Third Sunday after Pentecost

The opening line of Mark’s gospel announces its theme about as directly as it gets: it’s about the “good news of Jesus Christ the Son of God.”

Soon for the harvest...
Alonzo, Jorge. Soon for the harvest..., from Art in the Christian Tradition, a project of the Vanderbilt Divinity Library, Nashville, Tenn.  Original source.

June 14, 2015

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Commentary on Mark 4:26-34

The opening line of Mark’s gospel announces its theme about as directly as it gets: it’s about the “good news of Jesus Christ the Son of God.”

But when the narrative turns to introducing this Jesus and his ministry, we discover that the story and its implications are not so simple. The first words out of Jesus’ mouth proclaim that the good news about God is that God’s kingdom has now drawn near and he calls for his hearers to “turn their lives around” and “live lives of trusting in the good news” (repent and believe, Mark 1:14-15). As Martin Luther well recognized in the first of his 95 Theses, the present tense of these two verbs indicates that this call is not about a one-time event, but points to an ongoing change of life that is constituted in the good news of the kingdom.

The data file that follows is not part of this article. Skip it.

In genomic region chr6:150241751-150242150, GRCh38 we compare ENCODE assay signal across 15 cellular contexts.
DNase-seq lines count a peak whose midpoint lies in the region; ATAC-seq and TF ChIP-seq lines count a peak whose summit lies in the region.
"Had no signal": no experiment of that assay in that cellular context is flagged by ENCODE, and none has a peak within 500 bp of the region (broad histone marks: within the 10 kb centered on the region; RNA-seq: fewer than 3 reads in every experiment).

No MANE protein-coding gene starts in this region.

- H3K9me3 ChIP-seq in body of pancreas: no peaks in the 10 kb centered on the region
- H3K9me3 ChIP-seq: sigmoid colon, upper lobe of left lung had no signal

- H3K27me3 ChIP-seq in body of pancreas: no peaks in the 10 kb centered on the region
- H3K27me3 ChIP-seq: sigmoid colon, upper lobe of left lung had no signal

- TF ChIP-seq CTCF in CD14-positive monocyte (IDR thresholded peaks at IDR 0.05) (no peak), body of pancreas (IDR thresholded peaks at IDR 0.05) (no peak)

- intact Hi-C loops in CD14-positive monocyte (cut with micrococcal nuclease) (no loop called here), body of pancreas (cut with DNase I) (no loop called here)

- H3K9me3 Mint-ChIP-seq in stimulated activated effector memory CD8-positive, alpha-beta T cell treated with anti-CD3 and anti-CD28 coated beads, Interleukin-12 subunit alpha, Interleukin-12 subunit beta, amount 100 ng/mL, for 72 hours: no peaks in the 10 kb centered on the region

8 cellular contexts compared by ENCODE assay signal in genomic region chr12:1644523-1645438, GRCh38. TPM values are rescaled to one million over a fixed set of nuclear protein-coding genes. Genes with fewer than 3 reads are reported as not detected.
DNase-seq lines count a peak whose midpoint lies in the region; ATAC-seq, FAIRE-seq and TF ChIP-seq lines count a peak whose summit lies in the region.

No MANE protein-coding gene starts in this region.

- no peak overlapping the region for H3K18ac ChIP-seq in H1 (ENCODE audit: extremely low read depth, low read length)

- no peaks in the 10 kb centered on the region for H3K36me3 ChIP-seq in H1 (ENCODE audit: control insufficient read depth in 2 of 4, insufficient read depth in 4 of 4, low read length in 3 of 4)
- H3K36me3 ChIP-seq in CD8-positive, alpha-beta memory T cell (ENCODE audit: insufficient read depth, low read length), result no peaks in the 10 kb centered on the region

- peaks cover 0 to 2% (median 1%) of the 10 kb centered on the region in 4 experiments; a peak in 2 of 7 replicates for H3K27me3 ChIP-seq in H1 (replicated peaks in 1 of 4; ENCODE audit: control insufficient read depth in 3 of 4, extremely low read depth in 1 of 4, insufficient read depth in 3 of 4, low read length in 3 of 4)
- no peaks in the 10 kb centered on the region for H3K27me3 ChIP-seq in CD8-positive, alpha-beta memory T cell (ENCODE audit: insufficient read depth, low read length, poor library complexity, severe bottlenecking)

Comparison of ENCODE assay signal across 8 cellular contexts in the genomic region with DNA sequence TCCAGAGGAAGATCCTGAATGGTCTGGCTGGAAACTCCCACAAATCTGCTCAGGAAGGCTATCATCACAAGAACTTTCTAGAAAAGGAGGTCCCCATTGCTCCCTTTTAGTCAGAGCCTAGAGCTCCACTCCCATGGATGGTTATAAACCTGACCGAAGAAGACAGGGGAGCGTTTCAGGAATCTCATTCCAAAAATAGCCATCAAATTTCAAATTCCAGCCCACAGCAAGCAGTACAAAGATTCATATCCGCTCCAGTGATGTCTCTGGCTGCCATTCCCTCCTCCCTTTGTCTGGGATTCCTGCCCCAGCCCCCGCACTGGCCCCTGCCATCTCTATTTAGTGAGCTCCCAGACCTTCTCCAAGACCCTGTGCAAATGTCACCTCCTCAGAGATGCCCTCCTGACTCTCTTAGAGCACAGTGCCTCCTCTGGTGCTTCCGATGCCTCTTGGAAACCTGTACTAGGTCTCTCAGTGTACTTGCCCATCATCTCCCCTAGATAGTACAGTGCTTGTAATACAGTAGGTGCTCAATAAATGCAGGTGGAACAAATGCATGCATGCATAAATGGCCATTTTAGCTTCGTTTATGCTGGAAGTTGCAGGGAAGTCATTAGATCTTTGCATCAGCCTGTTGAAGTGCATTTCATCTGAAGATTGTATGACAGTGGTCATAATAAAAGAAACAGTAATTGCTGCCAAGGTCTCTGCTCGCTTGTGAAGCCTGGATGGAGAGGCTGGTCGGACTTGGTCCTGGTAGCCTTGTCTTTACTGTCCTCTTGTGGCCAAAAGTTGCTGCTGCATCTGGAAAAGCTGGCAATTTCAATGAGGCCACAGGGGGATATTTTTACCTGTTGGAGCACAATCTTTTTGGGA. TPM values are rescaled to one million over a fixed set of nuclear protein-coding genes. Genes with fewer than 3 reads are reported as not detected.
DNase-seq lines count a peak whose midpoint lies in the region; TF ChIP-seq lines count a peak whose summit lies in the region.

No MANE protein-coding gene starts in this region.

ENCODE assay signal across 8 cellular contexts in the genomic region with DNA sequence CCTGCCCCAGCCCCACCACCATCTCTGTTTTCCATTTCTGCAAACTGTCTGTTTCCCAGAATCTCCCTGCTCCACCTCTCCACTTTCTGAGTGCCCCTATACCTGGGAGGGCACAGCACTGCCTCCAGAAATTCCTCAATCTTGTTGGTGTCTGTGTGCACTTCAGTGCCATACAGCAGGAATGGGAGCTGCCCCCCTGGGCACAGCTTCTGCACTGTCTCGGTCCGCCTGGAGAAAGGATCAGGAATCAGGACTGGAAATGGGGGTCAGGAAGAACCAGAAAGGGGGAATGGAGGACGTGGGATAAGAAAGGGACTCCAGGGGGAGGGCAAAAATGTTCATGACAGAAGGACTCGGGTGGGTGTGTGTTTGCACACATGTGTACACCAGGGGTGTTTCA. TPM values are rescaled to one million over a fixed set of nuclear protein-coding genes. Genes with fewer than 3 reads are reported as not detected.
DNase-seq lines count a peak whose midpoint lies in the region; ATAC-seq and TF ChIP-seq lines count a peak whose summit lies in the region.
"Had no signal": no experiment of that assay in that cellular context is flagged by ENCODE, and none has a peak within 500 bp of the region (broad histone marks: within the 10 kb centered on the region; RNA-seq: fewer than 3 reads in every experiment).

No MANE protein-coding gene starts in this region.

This talk about the kingdom doesn’t just begin the gospel; it is a major theme that breathes through all of Mark’s gospel (some 17 times at least, and mostly in these opening chapters), and in fact in all of the Synoptic Gospels. But as every careful reader of the New Testament knows, the kingdom is not about geography or some static place; it is about the dynamic reality of God’s presence and power within the creation and within the lives of God’s people. In its talk about the kingdom the gospel means to announce that in this Jesus and his ministry, God’s presence and rule have taken on a new dimension and power among us. In this coming kingdom other claimants to power, such as the power of Satan and the demonic, are being challenged, as the opening chapters of Mark — and last Sunday’s gospel, for example — have reminded us again and again.